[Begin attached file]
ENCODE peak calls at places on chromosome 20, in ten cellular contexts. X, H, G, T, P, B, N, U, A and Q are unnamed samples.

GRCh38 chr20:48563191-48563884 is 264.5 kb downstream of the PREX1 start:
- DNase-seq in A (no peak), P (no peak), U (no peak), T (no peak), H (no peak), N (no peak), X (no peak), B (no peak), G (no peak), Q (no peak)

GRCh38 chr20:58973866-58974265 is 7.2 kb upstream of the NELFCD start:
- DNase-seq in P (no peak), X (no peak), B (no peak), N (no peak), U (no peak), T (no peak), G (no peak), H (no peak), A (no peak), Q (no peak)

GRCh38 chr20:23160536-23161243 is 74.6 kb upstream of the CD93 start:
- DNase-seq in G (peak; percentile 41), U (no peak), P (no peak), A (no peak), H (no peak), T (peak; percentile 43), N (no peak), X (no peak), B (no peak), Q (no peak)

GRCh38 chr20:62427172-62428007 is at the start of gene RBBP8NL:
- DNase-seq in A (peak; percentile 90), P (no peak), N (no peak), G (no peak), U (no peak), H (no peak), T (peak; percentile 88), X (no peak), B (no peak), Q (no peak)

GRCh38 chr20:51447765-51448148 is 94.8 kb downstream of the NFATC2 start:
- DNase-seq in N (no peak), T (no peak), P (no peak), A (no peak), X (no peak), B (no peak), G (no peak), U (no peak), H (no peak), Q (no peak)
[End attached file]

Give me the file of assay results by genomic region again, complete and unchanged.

ENCODE peak calls at places on chromosome 20, in ten cellular contexts. X, H, G, T, P, B, N, U, A and Q are unnamed samples.

GRCh38 chr20:48563191-48563884 is 264.5 kb downstream of the PREX1 start:
- DNase-seq in A (no peak), P (no peak), U (no peak), T (no peak), H (no peak), N (no peak), X (no peak), B (no peak), G (no peak), Q (no peak)

GRCh38 chr20:58973866-58974265 is 7.2 kb upstream of the NELFCD start:
- DNase-seq in P (no peak), X (no peak), B (no peak), N (no peak), U (no peak), T (no peak), G (no peak), H (no peak), A (no peak), Q (no peak)

GRCh38 chr20:23160536-23161243 is 74.6 kb upstream of the CD93 start:
- DNase-seq in G (peak; percentile 41), U (no peak), P (no peak), A (no peak), H (no peak), T (peak; percentile 43), N (no peak), X (no peak), B (no peak), Q (no peak)

GRCh38 chr20:62427172-62428007 is at the start of gene RBBP8NL:
- DNase-seq in A (peak; percentile 90), P (no peak), N (no peak), G (no peak), U (no peak), H (no peak), T (peak; percentile 88), X (no peak), B (no peak), Q (no peak)

GRCh38 chr20:51447765-51448148 is 94.8 kb downstream of the NFATC2 start:
- DNase-seq in N (no peak), T (no peak), P (no peak), A (no peak), X (no peak), B (no peak), G (no peak), U (no peak), H (no peak), Q (no peak)